The benefit of quick resume isn’t necessarily so that you can jump between three games at once, because no one actually does that (do they?), but instead so that when you finish up your Ori and the Will of the Wisps session, and your friends come over to play some Forza, you’re waiting maybe three seconds for the whole transition to happen.
This is a far cry from the Xbox One generation of waiting upwards of 10 seconds to just go from a game into settings, only to need to accidentally launch Netflix, losing another 20 or 30 seconds, and going back to the main menu where, yep, your game quit because it thought you were about to Netflix and chill.
So what’s the rub? This all sounds pretty incredible. From the unboxing experience to technologies that make games sing at resolutions right up to native 4K at 120 frames per second, to new minimalist hardware with refinements and improvements across the board.
Well, all the games that are available on the Xbox Series X and S are actually available on Xbox One, and for those with an Xbox One X, you’re already knee-deep into 4K gaming, minus some features like quick resume, of course.
And this is actually by design. In Microsoft’s quest to blur the lines between generations, it has set forth a plan that every first-party game for the first two years of the Xbox Series is going to be available on both platforms simultaneously. To that end, you never actually buy an Xbox One or Xbox Series version of a game, but rather an ‘Xbox’ version of the game. That disc (or download, of course), will work across systems for no extra cost. And they even have a name for it: Smart Delivery. That one’s not as catchy as the Velocity Architecture moniker they’re using to describe the speed of their SSDs, though.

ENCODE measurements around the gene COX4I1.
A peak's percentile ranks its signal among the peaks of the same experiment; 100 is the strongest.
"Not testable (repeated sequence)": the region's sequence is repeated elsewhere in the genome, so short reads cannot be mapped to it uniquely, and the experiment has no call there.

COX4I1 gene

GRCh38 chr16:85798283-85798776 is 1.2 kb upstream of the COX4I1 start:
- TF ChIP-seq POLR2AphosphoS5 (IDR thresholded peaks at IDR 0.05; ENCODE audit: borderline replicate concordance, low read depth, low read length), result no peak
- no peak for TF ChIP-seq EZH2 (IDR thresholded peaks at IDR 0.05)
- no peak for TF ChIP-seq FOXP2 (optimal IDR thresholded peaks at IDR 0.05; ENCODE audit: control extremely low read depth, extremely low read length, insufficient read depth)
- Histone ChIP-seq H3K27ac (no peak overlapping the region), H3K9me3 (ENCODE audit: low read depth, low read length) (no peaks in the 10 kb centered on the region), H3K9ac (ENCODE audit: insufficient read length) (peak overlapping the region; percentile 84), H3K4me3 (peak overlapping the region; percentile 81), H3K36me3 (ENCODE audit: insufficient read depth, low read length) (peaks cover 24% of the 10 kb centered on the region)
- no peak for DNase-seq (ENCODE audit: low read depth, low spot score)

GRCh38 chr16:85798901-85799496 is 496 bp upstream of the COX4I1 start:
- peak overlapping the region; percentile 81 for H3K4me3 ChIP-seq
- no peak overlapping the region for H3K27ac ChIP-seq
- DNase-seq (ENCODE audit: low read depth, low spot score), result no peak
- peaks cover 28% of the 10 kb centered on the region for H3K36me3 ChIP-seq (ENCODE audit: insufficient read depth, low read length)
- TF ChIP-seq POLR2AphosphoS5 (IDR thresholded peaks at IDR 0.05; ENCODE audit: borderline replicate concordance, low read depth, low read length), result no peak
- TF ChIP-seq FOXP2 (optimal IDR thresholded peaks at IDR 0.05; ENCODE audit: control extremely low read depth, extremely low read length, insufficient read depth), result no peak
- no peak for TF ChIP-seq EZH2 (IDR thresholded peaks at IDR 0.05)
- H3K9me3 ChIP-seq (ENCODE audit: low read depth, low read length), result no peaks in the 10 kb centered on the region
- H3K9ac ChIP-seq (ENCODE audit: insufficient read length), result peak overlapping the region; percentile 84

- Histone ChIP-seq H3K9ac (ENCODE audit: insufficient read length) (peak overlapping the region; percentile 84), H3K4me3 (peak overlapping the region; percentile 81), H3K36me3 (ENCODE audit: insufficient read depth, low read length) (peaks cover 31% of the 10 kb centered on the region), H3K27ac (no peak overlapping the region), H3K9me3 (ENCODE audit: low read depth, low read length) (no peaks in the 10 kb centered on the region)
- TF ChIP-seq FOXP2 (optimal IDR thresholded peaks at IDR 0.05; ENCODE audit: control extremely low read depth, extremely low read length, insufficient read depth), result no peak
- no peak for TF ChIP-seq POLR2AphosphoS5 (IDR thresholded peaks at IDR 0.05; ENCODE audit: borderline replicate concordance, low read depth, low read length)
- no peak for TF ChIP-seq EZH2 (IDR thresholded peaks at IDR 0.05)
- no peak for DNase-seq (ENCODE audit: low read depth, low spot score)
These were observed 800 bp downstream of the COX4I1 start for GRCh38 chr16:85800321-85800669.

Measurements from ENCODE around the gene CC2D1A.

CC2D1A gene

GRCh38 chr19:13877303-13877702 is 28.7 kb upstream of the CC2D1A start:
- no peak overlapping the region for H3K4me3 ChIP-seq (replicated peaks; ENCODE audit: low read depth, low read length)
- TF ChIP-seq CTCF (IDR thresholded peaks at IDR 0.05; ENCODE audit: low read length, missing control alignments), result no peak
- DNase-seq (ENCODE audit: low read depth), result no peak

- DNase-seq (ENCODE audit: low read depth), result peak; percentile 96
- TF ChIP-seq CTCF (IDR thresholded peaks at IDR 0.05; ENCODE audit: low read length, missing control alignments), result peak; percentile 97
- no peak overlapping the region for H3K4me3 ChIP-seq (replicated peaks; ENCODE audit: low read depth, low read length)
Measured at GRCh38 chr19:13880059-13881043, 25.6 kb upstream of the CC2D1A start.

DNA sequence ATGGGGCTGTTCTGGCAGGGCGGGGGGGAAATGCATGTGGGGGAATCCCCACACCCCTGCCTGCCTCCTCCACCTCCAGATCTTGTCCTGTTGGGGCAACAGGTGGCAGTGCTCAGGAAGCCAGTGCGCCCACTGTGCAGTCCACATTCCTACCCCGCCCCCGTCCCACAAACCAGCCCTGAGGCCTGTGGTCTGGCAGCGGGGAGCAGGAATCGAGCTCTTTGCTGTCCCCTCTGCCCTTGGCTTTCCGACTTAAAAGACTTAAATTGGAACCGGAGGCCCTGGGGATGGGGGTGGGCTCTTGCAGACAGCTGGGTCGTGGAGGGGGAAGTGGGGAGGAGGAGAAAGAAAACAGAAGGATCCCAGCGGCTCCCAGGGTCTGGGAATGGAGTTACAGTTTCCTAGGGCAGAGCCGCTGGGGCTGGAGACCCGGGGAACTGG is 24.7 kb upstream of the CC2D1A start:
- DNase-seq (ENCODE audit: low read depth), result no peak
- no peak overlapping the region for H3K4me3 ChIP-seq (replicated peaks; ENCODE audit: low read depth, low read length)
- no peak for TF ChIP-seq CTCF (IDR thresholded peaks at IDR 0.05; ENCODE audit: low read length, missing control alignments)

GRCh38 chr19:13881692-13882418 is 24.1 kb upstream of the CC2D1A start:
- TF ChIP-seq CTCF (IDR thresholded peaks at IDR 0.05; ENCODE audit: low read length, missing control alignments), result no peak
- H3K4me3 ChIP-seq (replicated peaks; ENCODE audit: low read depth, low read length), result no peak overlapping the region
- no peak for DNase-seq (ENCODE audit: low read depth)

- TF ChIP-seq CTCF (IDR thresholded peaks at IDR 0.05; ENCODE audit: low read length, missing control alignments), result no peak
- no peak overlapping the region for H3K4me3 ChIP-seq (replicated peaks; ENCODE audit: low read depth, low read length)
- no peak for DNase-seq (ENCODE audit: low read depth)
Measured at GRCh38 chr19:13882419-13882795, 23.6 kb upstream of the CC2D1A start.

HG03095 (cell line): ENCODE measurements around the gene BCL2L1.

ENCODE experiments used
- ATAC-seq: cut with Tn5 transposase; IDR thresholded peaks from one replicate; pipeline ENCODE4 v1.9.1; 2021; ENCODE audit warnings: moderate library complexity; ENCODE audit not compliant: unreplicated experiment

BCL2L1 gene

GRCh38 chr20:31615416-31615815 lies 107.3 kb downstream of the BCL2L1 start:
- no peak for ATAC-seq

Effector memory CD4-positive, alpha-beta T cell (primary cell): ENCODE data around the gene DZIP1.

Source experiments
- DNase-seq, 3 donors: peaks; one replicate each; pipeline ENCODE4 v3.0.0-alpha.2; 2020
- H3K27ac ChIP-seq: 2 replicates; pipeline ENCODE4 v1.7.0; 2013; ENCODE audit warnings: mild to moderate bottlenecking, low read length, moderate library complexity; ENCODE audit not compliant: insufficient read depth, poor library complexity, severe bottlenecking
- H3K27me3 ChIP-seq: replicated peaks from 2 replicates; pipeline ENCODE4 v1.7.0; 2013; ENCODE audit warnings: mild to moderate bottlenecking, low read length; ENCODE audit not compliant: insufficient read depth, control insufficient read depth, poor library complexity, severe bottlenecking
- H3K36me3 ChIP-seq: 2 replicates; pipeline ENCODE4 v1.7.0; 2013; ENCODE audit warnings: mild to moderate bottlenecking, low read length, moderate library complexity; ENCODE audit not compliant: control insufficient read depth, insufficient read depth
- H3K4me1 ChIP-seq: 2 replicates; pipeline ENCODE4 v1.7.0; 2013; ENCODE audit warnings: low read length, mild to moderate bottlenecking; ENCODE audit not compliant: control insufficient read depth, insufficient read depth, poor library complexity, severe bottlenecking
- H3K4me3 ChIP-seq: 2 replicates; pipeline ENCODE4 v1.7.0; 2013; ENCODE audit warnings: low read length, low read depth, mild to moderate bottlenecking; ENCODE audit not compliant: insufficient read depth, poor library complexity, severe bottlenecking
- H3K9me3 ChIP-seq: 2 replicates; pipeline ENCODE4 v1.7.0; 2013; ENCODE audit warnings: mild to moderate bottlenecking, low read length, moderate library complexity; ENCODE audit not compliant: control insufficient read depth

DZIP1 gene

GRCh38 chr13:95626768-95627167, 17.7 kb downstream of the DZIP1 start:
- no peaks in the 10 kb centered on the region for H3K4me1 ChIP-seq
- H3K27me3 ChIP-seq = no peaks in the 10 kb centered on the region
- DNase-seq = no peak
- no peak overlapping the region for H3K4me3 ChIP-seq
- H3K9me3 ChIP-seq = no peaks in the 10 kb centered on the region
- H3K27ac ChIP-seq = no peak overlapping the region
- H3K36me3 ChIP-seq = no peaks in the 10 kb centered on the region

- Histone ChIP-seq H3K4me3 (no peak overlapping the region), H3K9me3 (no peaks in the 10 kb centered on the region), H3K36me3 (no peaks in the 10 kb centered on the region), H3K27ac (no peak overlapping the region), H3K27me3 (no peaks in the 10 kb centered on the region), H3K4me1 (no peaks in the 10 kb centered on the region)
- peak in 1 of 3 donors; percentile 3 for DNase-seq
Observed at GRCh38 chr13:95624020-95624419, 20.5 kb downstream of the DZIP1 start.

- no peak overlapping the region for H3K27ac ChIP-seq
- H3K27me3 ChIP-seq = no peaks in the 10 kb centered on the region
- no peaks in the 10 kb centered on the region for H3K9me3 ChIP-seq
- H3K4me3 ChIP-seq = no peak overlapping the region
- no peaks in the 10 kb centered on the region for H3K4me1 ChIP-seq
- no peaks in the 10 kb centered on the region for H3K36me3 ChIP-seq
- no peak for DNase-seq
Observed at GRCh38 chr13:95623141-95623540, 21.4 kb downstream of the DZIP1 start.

So, while the hardware is incredible, should you upgrade? If you’re on the original Xbox One (or Xbox One S), and/or want incredibly fast load times and a virtual guarantee that the console will never even think about stuttering, the choice is obvious. If you’re not in a rush in the micro or macro and don’t mind holding off until some big titles like Halo Infinite get released, or perhaps until Cyberpunk 2077 gets a next-generation upgrade, and you’ve already got an Xbox One X, we’d probably recommend holding off for now.
There is no shortage of high technology in Xbox Series X. Microsoft has done an incredible job with laying the most solid foundation for gaming that they ever have with a new console, and while we wish there was more new content to play on it, with the Xbox Game Studios teams working hard on new games like Forza, Halo, Fable, not to mention Bethesda’s portfolio of studios and The Elder Scrolls and Starfield, as well as whatever The Initiative is working on, the future is very bright for Xbox.
We were provided with this hardware from Microsoft, for review purposes.